Tagged: progressivism

‘Embracing humanity’ in public health

Proponents of modern day public health measures (especially those measures that seek to tackle ‘non-communicable diseases’ through ‘lifestyle interventions’ or ‘behaviour change’) will invariably describe their proposed policies as fair, equitable, justified and any number of other feel-good words; but almost without fail the word progressive will feature somewhere within the missive.

In fairness, the deployment of this word comes about in an atmosphere in which every area of public life, and any form of public policy- not matter how trivial or banal- must be seen to comply with the overarching progressive narrative.

But nonetheless, if public health policies are to be described as progressive then it is fair to examine their claim to be so, in further detail.

What then is meant by ‘progress’ in public health? Should we take it that to be progressive means that people are able to live longer as a result of the proposed policy? Or given rampant trend toward egalitarianism within academic public health (Thanks in large to Marmot, Wilkinson and Pickett) does progress mean that policy will reduce health inequalities (perhaps through the use the marvelously paradoxical proportionate universalism as proposed by the Marmot Review?) Or should we consider fiscally regressive measures such as sugary drinks taxes to be progressive as they arguably reduce consumption of a product that has seemingly been ruled verboten?

That the concept of ‘progress’ must sit at the very core of public health policy stems from what I would argue is the skewed Weltanschauung of the public health community.

In this worldview, a policy is progressive if it extends lifespan, increases quality adjusted life years, diability-free life expectancy, reduces consumption of products/ingredients that are currently deemed unhealthy by the prevailing scientific consensus (Sugar? Fat?).

But what of those less tangible aspects of the human condition that don’t fit into the progressive worldview? Must public health policy only be considered progressive if it deifies diminishing time-preference (or declining concern for the present in comparison to the future)? After all countless philosophers, theologians, writers and sages throughout the ages have pointed out the folly and unhappiness that accompanies the wait for an imagined perfect future, rather than enjoying the present moment.

Perhaps the problem is best summed up by the phrase ‘immanentize the eschaton’. That is, public health policy often strives to make ‘heaven real on earth’ and fails to account for the inherent fragility of man (and all that actually being human entails). This clashes with those that would defend vices and ‘unhealthy’ behaviours and whose worldview is perhaps more inclined toward the human and romantic, rather than the scientific and rational (I would strongly emphasise that this is not necessarily a weakness!).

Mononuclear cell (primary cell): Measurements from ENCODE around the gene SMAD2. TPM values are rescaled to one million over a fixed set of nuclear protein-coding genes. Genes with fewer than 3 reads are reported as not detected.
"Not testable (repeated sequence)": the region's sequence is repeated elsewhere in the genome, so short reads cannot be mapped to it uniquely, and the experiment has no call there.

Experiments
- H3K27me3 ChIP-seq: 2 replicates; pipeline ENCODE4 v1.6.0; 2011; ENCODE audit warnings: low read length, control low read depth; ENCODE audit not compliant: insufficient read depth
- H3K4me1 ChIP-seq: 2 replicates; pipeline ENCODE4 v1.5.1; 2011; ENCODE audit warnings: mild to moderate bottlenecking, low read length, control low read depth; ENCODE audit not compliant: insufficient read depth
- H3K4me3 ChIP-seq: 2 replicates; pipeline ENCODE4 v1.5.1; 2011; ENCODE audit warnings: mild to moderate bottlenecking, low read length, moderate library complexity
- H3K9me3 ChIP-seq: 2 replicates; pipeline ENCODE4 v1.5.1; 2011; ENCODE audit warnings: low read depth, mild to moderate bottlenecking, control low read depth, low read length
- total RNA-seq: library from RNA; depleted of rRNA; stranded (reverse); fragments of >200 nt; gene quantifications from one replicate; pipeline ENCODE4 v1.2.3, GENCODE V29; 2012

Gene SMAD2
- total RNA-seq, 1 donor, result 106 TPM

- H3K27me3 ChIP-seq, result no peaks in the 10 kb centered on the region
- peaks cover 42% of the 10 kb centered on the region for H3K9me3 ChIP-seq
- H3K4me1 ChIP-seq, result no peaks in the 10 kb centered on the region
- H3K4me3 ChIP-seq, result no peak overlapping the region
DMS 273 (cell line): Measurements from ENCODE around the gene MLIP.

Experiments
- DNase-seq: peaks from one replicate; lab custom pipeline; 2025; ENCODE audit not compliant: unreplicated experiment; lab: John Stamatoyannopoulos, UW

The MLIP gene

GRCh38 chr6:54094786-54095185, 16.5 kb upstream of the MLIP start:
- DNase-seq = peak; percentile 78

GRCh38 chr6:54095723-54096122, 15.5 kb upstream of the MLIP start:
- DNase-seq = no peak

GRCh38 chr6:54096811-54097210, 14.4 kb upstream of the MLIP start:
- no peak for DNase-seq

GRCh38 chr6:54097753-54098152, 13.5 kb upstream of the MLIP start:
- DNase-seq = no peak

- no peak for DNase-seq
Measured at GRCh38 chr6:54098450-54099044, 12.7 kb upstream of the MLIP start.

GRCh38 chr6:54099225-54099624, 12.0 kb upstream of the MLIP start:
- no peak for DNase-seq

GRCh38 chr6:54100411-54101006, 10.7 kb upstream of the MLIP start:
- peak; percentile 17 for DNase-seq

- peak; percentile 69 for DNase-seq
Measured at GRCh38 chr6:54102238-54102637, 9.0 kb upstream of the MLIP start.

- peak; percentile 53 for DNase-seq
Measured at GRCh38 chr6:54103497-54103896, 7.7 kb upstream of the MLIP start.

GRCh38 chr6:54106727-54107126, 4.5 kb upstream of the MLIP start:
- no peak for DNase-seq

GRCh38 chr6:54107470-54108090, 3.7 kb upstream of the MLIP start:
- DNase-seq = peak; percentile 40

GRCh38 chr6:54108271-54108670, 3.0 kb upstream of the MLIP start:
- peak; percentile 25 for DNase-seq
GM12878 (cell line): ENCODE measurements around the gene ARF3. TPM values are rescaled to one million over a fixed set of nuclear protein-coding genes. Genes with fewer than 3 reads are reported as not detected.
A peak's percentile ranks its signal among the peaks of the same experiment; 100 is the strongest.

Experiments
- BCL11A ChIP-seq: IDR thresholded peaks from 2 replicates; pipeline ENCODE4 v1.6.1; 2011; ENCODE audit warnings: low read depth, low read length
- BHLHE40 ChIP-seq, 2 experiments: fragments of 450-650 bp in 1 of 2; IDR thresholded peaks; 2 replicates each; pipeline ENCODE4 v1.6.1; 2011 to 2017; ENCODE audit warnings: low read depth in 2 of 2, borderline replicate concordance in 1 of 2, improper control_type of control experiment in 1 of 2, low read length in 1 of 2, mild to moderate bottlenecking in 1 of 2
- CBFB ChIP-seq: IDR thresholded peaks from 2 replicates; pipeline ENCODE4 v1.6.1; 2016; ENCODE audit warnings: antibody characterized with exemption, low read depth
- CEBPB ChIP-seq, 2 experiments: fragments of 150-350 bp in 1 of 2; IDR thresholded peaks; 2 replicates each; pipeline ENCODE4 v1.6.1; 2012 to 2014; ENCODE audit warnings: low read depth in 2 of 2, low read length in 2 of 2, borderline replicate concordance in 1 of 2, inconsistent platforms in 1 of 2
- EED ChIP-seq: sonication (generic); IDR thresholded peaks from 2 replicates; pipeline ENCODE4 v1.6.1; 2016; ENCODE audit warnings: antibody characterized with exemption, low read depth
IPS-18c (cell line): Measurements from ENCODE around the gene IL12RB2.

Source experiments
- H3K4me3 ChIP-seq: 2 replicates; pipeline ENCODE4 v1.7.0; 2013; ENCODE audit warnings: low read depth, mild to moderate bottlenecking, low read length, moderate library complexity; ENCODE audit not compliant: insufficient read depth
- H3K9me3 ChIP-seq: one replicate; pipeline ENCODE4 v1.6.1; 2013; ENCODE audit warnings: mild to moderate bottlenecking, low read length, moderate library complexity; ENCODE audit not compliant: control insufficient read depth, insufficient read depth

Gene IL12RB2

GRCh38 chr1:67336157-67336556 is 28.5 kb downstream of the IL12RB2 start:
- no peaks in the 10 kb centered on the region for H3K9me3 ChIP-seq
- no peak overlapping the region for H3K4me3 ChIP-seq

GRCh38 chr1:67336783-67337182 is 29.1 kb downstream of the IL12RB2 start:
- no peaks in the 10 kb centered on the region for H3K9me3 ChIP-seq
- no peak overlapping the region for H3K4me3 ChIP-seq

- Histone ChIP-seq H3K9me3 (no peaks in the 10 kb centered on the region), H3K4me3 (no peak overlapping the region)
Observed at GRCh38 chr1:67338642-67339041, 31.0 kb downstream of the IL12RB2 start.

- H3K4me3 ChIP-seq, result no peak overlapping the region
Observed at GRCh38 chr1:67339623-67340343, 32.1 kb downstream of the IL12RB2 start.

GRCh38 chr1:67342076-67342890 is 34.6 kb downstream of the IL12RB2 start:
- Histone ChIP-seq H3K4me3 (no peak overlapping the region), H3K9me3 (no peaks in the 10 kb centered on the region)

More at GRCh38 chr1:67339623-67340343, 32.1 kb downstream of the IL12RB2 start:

The inimitable observer of human life and foibles, G K Chesterton summed up this clash of worldviews perfectly; inveighing with his typical good humour against the obsessive progressivism of his ‘friendly enemy’ G B Shaw:

“After belabouring a great many people for a great many years for being unprogressive, Mr Shaw has discovered, with characteristic sense, that it is very doubtful whether any existing being with two legs can be progressive at all. Having come to doubt whether humanity can be combined with progress, most people, easily pleased, would have elected to abandon progress and remain with humanity. Mr Shaw, not being easily pleased, decides to throw over humanity with all its limitations and go in for progress for its own sake. If man, as we know him, is incapable of the philosophy of progress, Mr Shaw asks, not for a new kind of philosophy, but for a new kind of man. It is rather as if a nurse had tried a rather bitter food for some years on a baby, and on discovering that it was not suitable, should not throw away the food and ask for a new kind of food, but throw the baby out of the window and ask for a new baby.”

Chesterton’s words sum up this argument far better than I can. Whilst it remains important to try and improve public health, and to “look at the evidence”, I would argue that there is very strong case for public health to ‘remain with humanity’ and not let purely technocratic and progressive concerns override all others.

There are also cultural factors at play in this divergence of worldviews. When you are handsomely remunerated, intellectually stimulated by your work, cultured, intelligent and possess a social circle of equally well remunerated, educated and well-travelled peers- ‘lifestyle choices’ such as smoking, vaping, an unhealthy diet etc may seem derisory, unnecessary, inexplicable, disgusting even; but for those at the opposite end of the social scale they do not have the consolation of decent pay, stimulating and interesting work, and bourgeoisie leisure pursuits. Instead they turn to these ‘lifestyle choices’ despite (and sometimes because of) the detrimental impact on their long-term health outcomes. That these things are enjoyable and comforting is so often overlooked by those that do not indulge in them.

I’ll let a recently deceased Hobbesian philosopher bring this reflection to a suitably stark and blunt conclusion:

“Prior to the establishment of the state, life is nasty, brutish and short. Nothing changes once a state’s created. Only the longevity of the participant alters. And even that’s arbitrary.”

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